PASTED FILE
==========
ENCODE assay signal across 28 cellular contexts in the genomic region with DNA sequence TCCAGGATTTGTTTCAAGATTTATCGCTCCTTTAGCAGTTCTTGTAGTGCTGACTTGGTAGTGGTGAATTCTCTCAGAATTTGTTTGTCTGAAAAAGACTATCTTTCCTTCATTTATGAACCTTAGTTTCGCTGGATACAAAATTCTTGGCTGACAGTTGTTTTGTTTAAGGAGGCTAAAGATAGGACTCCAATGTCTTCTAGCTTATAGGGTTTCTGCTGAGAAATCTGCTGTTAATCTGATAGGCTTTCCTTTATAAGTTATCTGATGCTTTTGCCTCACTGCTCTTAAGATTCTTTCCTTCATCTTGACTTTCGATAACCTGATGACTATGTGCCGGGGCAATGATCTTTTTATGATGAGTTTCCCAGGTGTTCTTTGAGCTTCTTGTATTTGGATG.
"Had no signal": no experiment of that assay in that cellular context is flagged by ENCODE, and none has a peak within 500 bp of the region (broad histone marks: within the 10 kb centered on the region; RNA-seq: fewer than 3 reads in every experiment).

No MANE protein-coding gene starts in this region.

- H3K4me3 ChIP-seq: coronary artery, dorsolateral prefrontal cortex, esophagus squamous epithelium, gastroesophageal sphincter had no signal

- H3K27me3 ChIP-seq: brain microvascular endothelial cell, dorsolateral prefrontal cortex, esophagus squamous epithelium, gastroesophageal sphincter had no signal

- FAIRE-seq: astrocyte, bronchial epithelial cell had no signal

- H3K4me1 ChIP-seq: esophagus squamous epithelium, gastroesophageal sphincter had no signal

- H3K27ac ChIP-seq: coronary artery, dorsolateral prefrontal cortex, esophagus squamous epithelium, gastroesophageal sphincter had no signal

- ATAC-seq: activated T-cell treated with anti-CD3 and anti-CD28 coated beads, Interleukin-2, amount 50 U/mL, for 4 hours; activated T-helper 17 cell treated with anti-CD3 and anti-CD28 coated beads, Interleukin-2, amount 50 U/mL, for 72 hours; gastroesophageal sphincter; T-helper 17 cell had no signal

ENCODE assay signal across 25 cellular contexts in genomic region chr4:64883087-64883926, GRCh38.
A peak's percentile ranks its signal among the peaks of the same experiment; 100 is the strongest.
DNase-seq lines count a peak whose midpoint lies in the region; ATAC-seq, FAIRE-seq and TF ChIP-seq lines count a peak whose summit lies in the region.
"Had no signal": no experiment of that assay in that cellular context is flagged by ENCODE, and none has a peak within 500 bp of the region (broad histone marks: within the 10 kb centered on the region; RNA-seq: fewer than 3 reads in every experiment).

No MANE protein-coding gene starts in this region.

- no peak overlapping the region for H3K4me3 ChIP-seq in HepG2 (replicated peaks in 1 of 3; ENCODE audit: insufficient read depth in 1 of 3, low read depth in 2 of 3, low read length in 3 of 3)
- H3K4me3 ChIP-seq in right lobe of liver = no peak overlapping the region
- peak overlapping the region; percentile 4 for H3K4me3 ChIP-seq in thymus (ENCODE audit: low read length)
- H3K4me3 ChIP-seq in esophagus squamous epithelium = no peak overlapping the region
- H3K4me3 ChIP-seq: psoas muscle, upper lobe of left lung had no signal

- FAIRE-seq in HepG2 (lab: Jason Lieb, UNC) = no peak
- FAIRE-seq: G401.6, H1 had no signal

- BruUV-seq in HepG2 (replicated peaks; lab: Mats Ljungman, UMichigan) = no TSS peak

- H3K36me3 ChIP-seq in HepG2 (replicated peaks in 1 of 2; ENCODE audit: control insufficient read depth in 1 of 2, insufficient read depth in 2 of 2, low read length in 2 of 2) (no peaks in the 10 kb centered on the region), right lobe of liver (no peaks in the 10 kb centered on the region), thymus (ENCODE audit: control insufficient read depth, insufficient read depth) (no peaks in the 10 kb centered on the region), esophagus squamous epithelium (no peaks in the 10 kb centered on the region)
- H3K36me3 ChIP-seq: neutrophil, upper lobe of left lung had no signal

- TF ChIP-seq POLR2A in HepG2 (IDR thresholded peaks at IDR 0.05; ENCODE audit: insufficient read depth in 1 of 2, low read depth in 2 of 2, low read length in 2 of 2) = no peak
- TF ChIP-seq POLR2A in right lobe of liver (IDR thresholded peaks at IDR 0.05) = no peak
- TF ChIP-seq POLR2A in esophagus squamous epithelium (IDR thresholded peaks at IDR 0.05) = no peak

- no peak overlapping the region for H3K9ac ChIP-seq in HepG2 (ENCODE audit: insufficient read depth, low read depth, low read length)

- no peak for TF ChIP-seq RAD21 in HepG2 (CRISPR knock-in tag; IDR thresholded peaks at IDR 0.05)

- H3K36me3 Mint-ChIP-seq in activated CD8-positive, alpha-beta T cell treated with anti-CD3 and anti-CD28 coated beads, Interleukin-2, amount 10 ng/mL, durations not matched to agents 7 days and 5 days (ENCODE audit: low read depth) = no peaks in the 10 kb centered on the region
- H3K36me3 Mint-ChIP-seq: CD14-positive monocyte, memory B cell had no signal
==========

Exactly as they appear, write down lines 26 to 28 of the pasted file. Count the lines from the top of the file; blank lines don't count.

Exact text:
- TF ChIP-seq POLR2A in right lobe of liver (IDR thresholded peaks at IDR 0.05) = no peak
- TF ChIP-seq POLR2A in esophagus squamous epithelium (IDR thresholded peaks at IDR 0.05) = no peak

- no peak overlapping the region for H3K9ac ChIP-seq in HepG2 (ENCODE audit: insufficient read depth, low read depth, low read length)